Soon after the murder of Ka'b a Jew named Abu Rafe', who followed in Ka'b's footsteps and was one with him in the matter of spying and instigating, was also killed. Ibn Athir has recorded the details of this event in his history.1
Seeds of subversion and disturbance had already been sown in Makkah for quite some time. Prohibition of mourning had strengthened the sense of revenge. Closure of the trade route of the people of Makkah via Madina and Iraq had made them extremely uneasy. Ka'b bin Ashraf added fuel to this fire and set it ablaze.
For these reasons Safwan bin Umayyah and 'Ikramah bin Abi Jahl suggested to Abu Sufyan that as the chiefs and soldiers of Quraysh had been killed for the sake of the protection of the trade caravan of Makkah, it was expedient that everyone of those who owned a part of the merchandise which was carried by their caravan should contribute his share to meet the expenses of war. This proposal met Abu Sufyan's approval and was put in action immediately.
The chiefs of Quraysh who were aware of the strength of the Muslims and had observed their bravery and self-sacrifice from a very near quarters in the Battle of Badr, considered it expedient to face Muhammad with an organized army consisting of brave and experienced men of various tribes.
Amr bin As and some others were deputed to contact the tribes of Kananah and Saqif and to seek their help. They were instructed to invite their brave men to fight with Muhammad, fully equipped, and to promise them that the expenses of war and all necessities of the journey would be provided by Quraysh.
They succeeded, after a good deal of activity, in procuring the services of a number of brave men belonging to the tribes of Kananah and Tahamah and in preparing an army consisting of three to four thousand men to participate in the battle.2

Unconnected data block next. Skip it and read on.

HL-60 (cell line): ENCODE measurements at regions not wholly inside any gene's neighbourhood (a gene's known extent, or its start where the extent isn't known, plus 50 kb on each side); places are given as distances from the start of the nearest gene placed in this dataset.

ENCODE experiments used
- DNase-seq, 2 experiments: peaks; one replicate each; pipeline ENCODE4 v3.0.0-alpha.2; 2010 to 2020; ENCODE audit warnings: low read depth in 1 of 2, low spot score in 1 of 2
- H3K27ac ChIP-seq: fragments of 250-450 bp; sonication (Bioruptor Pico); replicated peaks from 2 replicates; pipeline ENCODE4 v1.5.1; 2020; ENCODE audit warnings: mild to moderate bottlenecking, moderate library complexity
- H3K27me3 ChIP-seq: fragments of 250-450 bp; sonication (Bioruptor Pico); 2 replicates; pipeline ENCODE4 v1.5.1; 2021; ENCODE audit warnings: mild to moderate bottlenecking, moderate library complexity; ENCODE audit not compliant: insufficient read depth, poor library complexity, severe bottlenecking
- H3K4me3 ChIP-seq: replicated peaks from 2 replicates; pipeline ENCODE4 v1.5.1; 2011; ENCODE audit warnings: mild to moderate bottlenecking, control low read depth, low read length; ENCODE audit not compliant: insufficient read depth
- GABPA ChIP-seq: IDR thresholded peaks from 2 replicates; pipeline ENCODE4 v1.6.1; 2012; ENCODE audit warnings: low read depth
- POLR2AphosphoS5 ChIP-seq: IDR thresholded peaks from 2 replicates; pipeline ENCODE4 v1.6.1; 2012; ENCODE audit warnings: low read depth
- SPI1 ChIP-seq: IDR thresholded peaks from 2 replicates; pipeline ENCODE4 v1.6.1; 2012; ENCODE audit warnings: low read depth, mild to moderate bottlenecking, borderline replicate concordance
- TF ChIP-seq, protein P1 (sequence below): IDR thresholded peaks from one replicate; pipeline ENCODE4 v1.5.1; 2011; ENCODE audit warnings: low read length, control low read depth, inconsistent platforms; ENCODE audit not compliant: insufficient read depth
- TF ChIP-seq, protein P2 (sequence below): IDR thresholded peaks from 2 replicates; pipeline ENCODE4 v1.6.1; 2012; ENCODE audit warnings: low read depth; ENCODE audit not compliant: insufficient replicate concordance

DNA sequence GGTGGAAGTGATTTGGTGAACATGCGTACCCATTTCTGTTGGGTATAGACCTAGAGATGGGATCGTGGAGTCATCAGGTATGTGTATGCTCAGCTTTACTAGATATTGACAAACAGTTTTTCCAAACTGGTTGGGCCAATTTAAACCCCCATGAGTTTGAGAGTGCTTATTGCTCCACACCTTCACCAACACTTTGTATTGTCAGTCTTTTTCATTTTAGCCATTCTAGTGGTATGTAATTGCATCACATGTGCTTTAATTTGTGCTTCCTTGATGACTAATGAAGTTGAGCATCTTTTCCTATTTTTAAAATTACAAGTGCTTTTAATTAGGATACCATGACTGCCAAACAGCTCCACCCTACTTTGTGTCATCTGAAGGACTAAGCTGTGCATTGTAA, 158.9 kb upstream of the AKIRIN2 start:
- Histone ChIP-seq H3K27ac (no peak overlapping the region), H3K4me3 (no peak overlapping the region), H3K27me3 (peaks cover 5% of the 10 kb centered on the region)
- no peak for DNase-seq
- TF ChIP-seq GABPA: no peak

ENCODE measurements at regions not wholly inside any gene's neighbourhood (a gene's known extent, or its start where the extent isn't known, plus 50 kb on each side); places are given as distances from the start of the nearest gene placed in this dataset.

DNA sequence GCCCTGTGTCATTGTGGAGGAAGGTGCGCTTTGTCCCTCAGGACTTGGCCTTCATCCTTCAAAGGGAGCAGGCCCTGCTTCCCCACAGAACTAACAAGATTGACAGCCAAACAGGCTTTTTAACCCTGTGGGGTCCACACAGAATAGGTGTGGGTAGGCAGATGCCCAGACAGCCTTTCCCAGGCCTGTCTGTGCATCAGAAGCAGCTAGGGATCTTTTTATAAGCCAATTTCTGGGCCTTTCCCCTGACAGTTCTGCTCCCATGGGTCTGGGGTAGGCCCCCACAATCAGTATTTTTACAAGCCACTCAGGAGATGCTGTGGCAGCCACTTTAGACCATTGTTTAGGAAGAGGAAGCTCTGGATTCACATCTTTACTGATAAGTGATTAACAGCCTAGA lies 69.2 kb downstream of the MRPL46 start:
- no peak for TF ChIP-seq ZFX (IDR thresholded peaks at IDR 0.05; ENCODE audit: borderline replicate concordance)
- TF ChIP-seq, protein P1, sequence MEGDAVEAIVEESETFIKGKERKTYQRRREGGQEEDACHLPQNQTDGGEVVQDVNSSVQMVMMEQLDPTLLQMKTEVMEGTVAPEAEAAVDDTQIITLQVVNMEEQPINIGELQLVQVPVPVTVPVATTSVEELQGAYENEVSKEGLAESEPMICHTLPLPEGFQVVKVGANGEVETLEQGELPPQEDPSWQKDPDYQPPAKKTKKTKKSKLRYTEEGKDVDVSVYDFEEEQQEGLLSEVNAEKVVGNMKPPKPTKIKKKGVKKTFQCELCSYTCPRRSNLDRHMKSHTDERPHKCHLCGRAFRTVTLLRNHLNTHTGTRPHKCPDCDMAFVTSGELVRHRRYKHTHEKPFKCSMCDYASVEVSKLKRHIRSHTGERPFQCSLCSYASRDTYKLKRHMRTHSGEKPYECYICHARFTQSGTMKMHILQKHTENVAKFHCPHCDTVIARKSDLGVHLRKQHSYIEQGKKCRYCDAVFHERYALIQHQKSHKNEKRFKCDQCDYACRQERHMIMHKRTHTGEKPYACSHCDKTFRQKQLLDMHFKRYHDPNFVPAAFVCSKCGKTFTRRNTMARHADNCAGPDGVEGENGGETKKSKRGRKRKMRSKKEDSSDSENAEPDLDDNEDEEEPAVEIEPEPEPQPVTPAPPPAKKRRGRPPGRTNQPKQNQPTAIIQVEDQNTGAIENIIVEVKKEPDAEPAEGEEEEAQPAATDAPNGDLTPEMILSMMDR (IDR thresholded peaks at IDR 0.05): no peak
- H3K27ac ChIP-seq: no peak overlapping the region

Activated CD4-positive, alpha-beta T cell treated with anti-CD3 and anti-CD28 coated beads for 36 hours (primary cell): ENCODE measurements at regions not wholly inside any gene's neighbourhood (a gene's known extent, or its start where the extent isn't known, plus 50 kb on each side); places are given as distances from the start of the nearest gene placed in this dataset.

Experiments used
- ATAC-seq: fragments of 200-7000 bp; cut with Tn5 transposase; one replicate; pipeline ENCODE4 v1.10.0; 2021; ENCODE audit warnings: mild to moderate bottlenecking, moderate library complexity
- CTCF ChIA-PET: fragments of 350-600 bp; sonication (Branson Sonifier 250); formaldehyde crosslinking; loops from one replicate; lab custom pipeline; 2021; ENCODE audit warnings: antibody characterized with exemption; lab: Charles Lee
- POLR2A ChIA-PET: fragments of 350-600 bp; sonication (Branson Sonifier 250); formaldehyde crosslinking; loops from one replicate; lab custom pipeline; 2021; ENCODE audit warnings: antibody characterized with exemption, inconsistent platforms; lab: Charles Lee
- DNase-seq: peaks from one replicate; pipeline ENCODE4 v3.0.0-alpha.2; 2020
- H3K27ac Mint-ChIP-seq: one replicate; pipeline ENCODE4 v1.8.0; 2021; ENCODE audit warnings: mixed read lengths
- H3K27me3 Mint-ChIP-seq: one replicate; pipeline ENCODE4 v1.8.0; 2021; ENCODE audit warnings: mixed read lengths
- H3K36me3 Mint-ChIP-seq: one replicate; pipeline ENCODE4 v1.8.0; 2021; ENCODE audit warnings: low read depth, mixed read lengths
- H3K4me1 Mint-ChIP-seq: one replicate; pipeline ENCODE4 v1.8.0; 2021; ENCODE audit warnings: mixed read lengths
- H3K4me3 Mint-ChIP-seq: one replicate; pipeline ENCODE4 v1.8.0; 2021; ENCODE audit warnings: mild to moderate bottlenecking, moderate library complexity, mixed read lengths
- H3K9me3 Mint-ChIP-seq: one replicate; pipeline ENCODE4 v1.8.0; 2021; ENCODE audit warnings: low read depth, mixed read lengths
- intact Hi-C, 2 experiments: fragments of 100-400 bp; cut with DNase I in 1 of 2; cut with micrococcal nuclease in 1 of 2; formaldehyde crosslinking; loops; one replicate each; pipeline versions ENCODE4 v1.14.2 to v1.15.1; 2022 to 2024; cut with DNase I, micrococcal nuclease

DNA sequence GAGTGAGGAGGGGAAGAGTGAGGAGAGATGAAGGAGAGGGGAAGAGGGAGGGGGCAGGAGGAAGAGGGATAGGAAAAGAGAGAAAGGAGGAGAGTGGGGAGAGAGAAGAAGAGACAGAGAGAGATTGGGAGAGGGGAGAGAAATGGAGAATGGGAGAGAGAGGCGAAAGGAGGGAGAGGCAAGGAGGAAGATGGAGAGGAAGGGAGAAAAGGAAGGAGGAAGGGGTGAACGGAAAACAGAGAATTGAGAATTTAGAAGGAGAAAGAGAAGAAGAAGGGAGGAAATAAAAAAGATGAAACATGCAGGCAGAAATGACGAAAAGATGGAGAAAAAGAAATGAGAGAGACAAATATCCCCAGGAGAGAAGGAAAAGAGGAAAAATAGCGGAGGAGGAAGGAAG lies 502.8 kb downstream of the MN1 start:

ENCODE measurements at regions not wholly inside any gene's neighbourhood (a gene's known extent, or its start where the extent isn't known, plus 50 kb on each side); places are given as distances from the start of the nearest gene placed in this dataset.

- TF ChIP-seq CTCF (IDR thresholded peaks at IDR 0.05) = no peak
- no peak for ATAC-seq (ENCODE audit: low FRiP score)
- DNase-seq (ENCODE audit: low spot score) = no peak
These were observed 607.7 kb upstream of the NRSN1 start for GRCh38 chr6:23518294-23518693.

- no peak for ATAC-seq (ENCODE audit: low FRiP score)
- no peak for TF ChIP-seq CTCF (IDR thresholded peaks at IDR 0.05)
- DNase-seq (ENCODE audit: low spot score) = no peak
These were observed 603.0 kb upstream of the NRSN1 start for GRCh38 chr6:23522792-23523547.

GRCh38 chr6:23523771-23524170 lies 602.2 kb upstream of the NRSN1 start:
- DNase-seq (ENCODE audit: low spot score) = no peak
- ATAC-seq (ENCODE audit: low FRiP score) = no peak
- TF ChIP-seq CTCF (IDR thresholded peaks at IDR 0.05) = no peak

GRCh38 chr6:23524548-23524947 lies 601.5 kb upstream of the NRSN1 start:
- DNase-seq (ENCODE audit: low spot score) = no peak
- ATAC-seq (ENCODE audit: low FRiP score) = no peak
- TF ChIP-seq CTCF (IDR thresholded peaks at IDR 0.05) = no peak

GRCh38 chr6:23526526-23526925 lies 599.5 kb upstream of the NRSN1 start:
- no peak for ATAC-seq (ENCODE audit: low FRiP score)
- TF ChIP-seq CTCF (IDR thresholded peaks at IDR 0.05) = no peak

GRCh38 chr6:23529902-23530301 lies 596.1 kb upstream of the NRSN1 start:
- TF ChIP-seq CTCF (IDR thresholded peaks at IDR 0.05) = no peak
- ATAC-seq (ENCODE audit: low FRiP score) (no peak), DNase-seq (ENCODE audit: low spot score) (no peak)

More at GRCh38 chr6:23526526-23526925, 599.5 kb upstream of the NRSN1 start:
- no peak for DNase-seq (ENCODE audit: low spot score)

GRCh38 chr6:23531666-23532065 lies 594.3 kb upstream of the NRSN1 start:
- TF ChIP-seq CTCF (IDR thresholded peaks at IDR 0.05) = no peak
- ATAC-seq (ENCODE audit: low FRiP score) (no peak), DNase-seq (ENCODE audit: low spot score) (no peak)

What has been stated above is the number of men only, who participated in the battle, and if the number of the women, who were present on the scene, is added, the figure will go up. It was not the custom amongst the Arabs to take women to the battlefield, but this time women also participated in the battle along with men. And their plan was that they should walk between the formations of the troops, beating drums, and instigate them to take revenge, by reciting verses and making moving speeches.
They had brought the women along with them so that the path for soldiers fleeing the battlefield might be closed, because fleeing meant leaving the girls and women to be captured by the enemy, and the element of bravery in the Arabs could not yield to such a disgrace.
A large number of slaves joined the army of Quraysh on account of tempting promises made to them. Wahshi bin Harb was an Ethiopian slave of Mut'am. He possessed extraordinary skill in the use of javelin and had been promised freedom if he killed anyone of the three towering personalities of Islam (namely Muhammad, Ali, or Hamzah). In short, after taking great pains, they organized an army which consisted of seven hundred armour-clad men, three thousand camel-soldiers, a cavalry of two hundred men, and a group of foot-soldiers.
Abbas, uncle of the Prophet, who was in fact a Muslim but had not yet declared his faith openly, informed him about the war plans of Quraysh. He wrote a letter under his signature and seal, handed it over to a messenger belonging to the tribe of Bani Ghifar taking promise from him that he would deliver it to the Prophet within three days.
The messenger brought the sealed letter to the Prophet when he was in a garden outside the city and handed it over to him after paying his respects to him. The Prophet read the letter but did not mention its contents to his companions.3
Allamah Majlisi quotes from Imam Sadiq4 that the Prophet did not write but could read a letter. Evidently it was necessary for the Prophet to inform his companions about the plan of the enemy as early as possible. Hence, on his return to the town, the letter was read over for their information.
The army of Quraysh decided to move and after covering some distance reached Abwa where the mother of the Prophet lies buried. Some frivolous men from Quraysh insisted that her body might be exhumed. However, the far-sighted amongst them severely condemned this suggestion and added: "It is possible that this may become a custom in future and our enemies belonging to the tribes of Bani Bakr and Bani Khuza'ah may open the graves of our dead".
The Prophet deputed Anas and Munis bin Fazalah to go and bring information about Quraysh. These two persons brought the news that the army of Quraysh had reached near Madina and they had left their animals of mount in the fields of Madina to graze. Hubab bin Munzir brought information that the advance guard of the army of Quraysh had reached near Madina.